Thursday 20 February 2020

The Lancet admits that sin taxes are regressive

The Lancet has teamed up with the WHO and UNICEF to publish a long and boring article about the threats to children's health. It identifies three major global hazards for the government to tackle.

From the press release:

The report, A Future for the World’s Children?, finds that the health and future of every child and adolescent worldwide is under immediate threat from ecological degradation, climate change and exploitative marketing practices that push heavily processed fast food, sugary drinks, alcohol and tobacco at children.

Somehow I don't see food advertising in the same class of danger as ecological degradation and global warming. Don't they realise how ridiculous this makes them look?

Did they have to put in something about 'unhealthy commodities' to justify the article appearing in a medical journal, or is advertising what the authors are really interested in? I suspect the latter. Either way, you'd have to be at several removes from reality to consider marketing practices to be one of the top threats to the world's children.

The Lancet has been riddled with juvenile anti-capitalism under the editorship of that perennial student Richard Horton, and this article is another example...

Unregulated commercial activity poses many well documented threats to children, not least environmental ones. However, commercial marketing of products that are harmful to children represents one of the most underappreciated risks to their health and wellbeing.

Does it really, though?

Children are enormously exposed to harmful commercial marketing

Children around the world are exposed to severe threats from the commercial sector, by advertising and market­ing that exploits their vulnerability, by governments not regulating products that harm their growth and development, and by use of their data and images without their knowledge and permission.

According to Kickbusch and colleagues approaches to health promotion have “totally underestimated globalised corporate power com­bined with its global marketing onslaught and its trans­ national influence on political decision making,” a discussion that has yet to be explicitly extended to children. Countries and civil society organisations have not been able to check the power of commercial entities, especially multinational corporations, which exacerbate social and health inequities.

It goes on and on...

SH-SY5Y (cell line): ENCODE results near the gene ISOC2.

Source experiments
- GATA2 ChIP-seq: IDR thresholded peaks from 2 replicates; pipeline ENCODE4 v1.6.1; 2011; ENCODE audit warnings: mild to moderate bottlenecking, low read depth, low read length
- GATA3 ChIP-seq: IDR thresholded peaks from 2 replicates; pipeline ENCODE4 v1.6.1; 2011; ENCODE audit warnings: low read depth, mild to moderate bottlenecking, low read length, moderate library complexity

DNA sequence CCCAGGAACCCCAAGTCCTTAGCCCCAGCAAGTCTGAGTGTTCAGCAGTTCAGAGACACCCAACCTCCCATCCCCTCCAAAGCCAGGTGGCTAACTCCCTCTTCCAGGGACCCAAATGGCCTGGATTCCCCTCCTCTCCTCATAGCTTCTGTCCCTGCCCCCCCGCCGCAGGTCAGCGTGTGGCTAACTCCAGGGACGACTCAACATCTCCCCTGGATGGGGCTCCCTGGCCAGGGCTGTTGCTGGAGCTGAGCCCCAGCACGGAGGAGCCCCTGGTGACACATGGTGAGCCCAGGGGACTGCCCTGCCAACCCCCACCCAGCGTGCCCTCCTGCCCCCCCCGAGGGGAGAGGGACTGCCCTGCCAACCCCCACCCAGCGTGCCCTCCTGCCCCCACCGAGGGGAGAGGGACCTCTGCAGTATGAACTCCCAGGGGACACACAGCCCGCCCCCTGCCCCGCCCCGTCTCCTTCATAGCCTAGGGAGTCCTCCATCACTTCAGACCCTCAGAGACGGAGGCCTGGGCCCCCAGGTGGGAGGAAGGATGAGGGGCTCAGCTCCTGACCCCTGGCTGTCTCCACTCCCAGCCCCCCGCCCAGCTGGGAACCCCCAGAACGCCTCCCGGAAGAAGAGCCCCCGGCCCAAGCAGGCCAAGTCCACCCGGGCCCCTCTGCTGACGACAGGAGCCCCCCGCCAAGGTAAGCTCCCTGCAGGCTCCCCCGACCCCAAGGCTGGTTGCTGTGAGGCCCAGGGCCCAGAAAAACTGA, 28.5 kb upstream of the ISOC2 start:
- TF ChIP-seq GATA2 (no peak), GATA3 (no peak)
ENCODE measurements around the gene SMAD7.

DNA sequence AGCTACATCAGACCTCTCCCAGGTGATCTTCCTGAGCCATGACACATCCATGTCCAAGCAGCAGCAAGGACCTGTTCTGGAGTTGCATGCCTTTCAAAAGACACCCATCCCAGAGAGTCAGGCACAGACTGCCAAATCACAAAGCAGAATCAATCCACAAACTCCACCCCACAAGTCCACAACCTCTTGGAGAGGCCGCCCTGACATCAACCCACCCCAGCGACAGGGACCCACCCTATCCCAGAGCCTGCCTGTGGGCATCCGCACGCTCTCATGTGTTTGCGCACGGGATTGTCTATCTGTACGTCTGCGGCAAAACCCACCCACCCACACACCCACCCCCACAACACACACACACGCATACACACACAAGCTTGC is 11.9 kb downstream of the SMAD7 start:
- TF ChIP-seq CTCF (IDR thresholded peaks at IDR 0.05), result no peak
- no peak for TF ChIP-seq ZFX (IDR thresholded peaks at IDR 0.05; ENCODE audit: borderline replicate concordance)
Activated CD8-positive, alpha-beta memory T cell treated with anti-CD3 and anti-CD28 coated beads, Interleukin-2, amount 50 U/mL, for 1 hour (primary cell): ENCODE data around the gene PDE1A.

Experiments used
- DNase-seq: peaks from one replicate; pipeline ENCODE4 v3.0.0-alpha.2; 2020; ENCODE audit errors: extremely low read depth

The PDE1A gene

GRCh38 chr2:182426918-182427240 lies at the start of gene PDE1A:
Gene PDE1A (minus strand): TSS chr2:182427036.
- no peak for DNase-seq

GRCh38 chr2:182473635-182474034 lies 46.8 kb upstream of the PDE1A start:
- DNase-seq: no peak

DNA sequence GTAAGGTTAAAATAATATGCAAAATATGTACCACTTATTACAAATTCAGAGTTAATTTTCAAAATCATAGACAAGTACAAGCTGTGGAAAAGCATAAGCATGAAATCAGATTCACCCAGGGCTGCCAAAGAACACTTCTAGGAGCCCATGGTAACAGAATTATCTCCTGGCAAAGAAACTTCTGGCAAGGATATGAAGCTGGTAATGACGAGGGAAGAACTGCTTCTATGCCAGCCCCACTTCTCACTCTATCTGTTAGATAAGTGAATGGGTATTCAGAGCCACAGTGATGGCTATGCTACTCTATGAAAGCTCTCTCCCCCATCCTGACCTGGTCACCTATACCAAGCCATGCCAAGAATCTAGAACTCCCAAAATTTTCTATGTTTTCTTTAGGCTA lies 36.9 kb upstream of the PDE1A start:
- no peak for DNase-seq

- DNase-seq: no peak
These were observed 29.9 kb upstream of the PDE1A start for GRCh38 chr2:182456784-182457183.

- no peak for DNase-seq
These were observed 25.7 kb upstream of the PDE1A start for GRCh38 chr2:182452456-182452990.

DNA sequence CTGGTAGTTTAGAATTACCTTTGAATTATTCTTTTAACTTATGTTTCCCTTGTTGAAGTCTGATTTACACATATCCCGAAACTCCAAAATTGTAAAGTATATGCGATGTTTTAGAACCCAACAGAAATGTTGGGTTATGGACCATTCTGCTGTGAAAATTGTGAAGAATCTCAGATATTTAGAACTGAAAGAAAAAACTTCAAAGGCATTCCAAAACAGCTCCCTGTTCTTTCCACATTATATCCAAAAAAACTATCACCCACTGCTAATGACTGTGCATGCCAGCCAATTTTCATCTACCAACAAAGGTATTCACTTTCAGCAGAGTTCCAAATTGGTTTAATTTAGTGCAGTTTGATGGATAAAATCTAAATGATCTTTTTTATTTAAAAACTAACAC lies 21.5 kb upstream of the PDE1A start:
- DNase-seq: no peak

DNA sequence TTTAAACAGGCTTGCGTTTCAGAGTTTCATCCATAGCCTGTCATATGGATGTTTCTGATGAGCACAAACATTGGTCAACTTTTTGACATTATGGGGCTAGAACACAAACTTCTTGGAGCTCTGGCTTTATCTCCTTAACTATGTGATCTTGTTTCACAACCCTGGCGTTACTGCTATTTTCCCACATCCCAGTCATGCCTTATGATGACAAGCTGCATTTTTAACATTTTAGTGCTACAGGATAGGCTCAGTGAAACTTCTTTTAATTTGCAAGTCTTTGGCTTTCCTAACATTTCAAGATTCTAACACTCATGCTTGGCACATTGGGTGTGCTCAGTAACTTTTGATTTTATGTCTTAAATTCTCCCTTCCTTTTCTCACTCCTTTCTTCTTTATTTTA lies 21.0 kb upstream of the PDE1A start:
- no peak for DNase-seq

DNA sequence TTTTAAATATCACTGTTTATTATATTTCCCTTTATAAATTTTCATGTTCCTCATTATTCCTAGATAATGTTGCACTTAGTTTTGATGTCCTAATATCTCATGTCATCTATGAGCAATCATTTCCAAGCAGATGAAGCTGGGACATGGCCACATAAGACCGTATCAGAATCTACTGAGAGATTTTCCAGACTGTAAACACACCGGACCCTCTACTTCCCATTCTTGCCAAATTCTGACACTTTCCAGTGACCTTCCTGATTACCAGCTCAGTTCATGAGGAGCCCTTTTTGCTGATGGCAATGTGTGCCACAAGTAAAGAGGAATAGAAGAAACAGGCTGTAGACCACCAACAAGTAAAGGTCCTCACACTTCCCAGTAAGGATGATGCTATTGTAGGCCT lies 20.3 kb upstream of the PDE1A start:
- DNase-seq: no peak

Children are the frequent targets of commercial entities promoting addictive substances and unhealthy commodities, including fast foods and sugar­ sweetened beverages, but also alcohol and tobacco, all major causes of non­communicable diseases.

Fast food and sugary drinks are not addictive, and alcohol and tobacco marketing doesn't target children, but whatever.

In the UK, as in most countries, gambling adverts on TV sport events, which are accessible to children, are unregulated.

Er, no. They are very regulated.

The upshot is that they want some kind of global ban on advertisements for alcohol, e-cigarettes, gambling, 'unhealthy foods', sugary beverages and, of course, tobacco. Think of the children, etc.

And who needs evidence when you have the precautionary principle?

Such a protocol could build upon the precautionary principle, introduced in environmental science in the 1990s in recognition of vulnerable groups, especially children. The principle holds that when an activity raises threats of harm to human health or the environment, precautionary measures should be taken to mitigate this action, even if cause­ and­ effect relationships are not fully established scientifically. The precautionary principle has been widely used by environmental scien­tists and regulatory authorities, but it has been insufficiently applied to protect children from com­mercial marketing—commercial entities can market products to children with little evidence that they do not pose a threat to their wellbeing.

Banning things that have been around for generations is not what the precautionary principle is about, and it is a crank idea anyway, but it is a gift to anti-science zealots for obvious reasons.

None of this is very interesting or surprising. I mention it only because the article contains this graph showing the effects on various forms of taxation:

Note that sin taxes on alcohol, sugar, tobacco and 'unhealthy foods' are shown as regressive. And so they are, of course, but that is not what the Lancet was claiming when it teamed up with Mike Bloomberg in 2018 and it is not what the 'Institute of Alcohol Studies' was claiming earlier this week. Still, I'm glad they stumbled on the truth eventually.

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